I have to say that I’m getting more and more curious to see what strategy Kenney will use in questioning the witness.
And here he is: Jason Kenney. He points to what he sees as a contradiction between Kuebler’s written submission and presentation – something to do with rehabilitation versus due process in Canada. But it just isn’t, really. The two things Kuebler is recommending aren’t mutually exclusive, but that doesn’t stop Kenney from quizzing him on what charges Khadr could face in Canada. Kuebler reminds him he is Khadr’s lawyer, so it wouldn’t be appropriate for him to make suggestions on other possible crimes of which his client could be convicted.
Jason Kenney has been adjusting his tie for the last four minutes. I wonder if he’s listening to what Kuebler has to say or if he’s just running through lines in his head.
Kenney doesn’t think much of the comparison of Khadr to the child soldiers of Sierra Leone, but Kuebler handles it well; he points out that age isn’t the only issue, nor is coercion – whether at gun point, or via family pressure.
If Khadr is a “victim”, Kenney wonders, who should be prosecuted for that crime? Wait, huh? I mean, I sort of get what he’s saying, but even if his father was deemed responsible, as Kuebler points out, he’s dead.
The trouble with extra-shortened five minute question slots is that almost no MPs are capable of asking anything with less than a minute of preamble and that tends to eat up a lot of time. Serge Ménard, the wily Bloc Québécois MP who interrogated Mulroney, is the exception. He actually gets into a back and forth, which is far more likely to produce new information.
A good point from Kuebler: Canada doesn’t have to take on the existence of Guantanamo Bay, or the legitimacy of the War on Terror, in order to request justice for Omar Khadr. It kind of depresses me how he keeps reminding the committee that Khadr simply won’t be acquitted by military tribunal. It’s just not going to happen. It must be rough on him, too – Keubler, that is – to know the game is rigged against his client from the start. Then again, there’s something awfully appealing about seemingly lost causes, and it does feel pretty damn good when you suddenly win.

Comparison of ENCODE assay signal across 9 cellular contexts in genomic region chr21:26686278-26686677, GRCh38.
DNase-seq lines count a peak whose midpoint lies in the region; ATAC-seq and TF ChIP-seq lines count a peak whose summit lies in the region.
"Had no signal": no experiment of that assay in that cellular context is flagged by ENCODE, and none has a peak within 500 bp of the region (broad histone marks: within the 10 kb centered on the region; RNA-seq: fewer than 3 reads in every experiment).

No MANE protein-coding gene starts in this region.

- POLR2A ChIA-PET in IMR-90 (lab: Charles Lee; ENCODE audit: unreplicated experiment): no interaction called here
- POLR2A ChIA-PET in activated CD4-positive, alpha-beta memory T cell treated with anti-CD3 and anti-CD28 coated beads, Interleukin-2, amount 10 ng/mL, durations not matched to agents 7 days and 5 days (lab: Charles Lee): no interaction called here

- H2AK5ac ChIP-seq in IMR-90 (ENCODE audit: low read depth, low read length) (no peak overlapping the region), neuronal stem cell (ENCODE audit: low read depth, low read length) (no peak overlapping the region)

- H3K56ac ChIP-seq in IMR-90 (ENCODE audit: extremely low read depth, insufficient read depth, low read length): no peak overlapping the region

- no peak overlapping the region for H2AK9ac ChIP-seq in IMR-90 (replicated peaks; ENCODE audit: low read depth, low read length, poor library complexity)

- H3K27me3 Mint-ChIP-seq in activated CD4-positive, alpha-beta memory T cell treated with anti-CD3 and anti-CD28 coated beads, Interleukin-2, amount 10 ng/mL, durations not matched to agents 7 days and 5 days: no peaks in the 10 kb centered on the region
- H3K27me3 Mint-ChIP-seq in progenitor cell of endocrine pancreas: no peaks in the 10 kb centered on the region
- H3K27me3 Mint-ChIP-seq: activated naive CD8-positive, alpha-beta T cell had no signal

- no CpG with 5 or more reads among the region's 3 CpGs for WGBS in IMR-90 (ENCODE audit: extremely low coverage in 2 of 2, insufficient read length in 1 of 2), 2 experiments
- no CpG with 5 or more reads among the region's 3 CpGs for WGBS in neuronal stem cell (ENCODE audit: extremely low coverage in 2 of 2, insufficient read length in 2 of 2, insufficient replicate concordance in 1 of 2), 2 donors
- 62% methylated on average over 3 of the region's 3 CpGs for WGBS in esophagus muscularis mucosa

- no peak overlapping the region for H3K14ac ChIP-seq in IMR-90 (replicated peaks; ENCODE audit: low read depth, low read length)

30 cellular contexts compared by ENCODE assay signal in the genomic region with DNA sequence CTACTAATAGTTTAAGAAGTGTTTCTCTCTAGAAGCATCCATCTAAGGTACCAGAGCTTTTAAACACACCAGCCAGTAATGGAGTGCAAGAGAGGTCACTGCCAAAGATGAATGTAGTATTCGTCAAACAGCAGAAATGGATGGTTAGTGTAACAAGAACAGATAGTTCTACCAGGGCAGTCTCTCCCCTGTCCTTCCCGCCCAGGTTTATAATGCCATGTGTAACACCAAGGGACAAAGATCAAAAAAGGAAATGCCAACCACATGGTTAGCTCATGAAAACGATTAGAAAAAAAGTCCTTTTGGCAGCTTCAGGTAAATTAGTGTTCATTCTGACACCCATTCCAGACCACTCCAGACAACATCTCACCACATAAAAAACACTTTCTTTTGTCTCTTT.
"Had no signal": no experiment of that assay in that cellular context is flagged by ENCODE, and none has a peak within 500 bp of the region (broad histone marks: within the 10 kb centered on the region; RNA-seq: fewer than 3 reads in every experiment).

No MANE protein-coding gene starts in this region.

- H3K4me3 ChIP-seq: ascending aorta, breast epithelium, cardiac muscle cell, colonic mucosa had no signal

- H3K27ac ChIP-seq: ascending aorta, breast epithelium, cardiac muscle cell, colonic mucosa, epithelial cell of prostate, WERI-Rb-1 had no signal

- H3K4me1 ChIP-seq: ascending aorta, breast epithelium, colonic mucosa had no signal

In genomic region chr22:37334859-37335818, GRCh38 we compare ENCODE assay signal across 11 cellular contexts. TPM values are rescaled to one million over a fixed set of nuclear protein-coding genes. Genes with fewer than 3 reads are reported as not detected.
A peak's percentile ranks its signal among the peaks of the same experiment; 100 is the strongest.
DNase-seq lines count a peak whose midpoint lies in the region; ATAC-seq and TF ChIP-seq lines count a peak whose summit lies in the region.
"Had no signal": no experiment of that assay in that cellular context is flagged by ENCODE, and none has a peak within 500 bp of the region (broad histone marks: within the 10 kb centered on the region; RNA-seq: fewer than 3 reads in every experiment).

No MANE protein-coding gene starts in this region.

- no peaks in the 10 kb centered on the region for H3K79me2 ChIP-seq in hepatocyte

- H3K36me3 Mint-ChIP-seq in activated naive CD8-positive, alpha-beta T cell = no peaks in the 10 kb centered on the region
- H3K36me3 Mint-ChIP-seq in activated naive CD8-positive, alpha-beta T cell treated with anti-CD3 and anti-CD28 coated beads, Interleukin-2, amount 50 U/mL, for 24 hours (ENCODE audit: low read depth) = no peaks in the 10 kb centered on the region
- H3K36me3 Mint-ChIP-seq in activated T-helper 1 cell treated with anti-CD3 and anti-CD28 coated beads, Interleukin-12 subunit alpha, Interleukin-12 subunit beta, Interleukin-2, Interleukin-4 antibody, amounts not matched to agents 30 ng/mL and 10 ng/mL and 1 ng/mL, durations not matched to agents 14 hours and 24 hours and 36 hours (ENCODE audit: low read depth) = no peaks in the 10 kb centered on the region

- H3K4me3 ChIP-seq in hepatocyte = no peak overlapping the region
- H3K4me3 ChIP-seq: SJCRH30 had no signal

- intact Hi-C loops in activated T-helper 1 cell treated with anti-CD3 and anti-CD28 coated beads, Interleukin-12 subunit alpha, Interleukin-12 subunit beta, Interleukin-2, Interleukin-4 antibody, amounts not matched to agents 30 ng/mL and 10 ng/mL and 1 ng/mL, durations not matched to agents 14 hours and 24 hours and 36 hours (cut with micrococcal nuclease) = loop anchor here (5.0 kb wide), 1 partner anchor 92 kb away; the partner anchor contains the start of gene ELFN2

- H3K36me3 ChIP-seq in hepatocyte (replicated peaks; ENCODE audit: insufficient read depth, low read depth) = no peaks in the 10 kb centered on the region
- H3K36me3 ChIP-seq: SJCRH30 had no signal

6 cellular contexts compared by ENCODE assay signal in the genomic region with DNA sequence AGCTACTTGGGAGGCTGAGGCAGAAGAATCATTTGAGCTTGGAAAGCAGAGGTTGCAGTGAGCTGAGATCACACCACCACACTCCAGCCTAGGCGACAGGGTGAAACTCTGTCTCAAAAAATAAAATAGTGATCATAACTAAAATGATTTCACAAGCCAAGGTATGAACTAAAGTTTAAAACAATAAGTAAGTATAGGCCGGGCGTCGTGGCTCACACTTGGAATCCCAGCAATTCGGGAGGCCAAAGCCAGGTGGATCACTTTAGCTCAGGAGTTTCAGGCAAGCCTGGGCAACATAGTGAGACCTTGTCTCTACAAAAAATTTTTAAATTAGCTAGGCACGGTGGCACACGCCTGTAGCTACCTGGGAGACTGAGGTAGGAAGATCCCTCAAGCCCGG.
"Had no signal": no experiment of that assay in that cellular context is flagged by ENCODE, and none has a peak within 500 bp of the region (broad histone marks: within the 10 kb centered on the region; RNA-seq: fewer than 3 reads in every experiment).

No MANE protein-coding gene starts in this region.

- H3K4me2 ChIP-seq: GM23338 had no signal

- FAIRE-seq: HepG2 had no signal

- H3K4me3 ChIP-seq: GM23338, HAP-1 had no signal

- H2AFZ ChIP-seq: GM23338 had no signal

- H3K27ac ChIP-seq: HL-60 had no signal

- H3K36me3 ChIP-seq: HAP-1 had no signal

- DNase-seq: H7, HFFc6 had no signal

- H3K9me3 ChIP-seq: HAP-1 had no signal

Interesting question from Barbot: Would Khadr be better off if he were stateless? Yes, actually, says Keubler, since the Canadian government has done absolutely nothing to help him, unlike Britain, Australia and other civilized nations.
Ten more minutes – we’re going over by one question, apparently, so both the Conservatives and the NDP get one more question.
David Sweet takes the last government slot and asks how Kuebler became the advocate for Khadr, and if he has “unfettered access” to his client. No one has unfettered access to a client at Guantanamo Bay, Kuebler says. Over the course of his work on Khadr’s behalf, he says he’s spent more than thirty hours with his client, who, Keubler reveals, has had a grant total of two phone calls with his family in the last five and a half years.
You know, I think Sweet is actually listening to what Kuebler is saying. He may not agree that Khadr is a victim, but he seems genuinely unsettled by what he’s hearing today.
Wayne Marston, to no one’s surprise, believes that Omar Khadr has to be repatriated to Canada and wonders how Canada can be a leader. Kuebler reminds him that, in other cases, Canada has indeed been a leader in dealing with child soldiers – the treatment of Khadr, he notes, is “anomalous.”
That’s the only question from the NDP, so Scott Reid takes the last three and a half minutes or so to ask for more details on how the repartiation process might work.
Kuebler gets a minute or so to summarize his case. He re-emphasizes the fact there is no real evidence Khadr was responsible for killing that US soldier and that the Omar Khadr portrayed by the US government bears no resemblance to the Omar Khadr who has spent the last six years at Guantanamo Bay under the most “rigourous” conditions imaginable. Despite all that, he says, the question for this committee is not whether he is guilty or innocent of the crime, but what is the right thing for Canada to do.
Which just about says it all. On that note, I think I’ll sign off.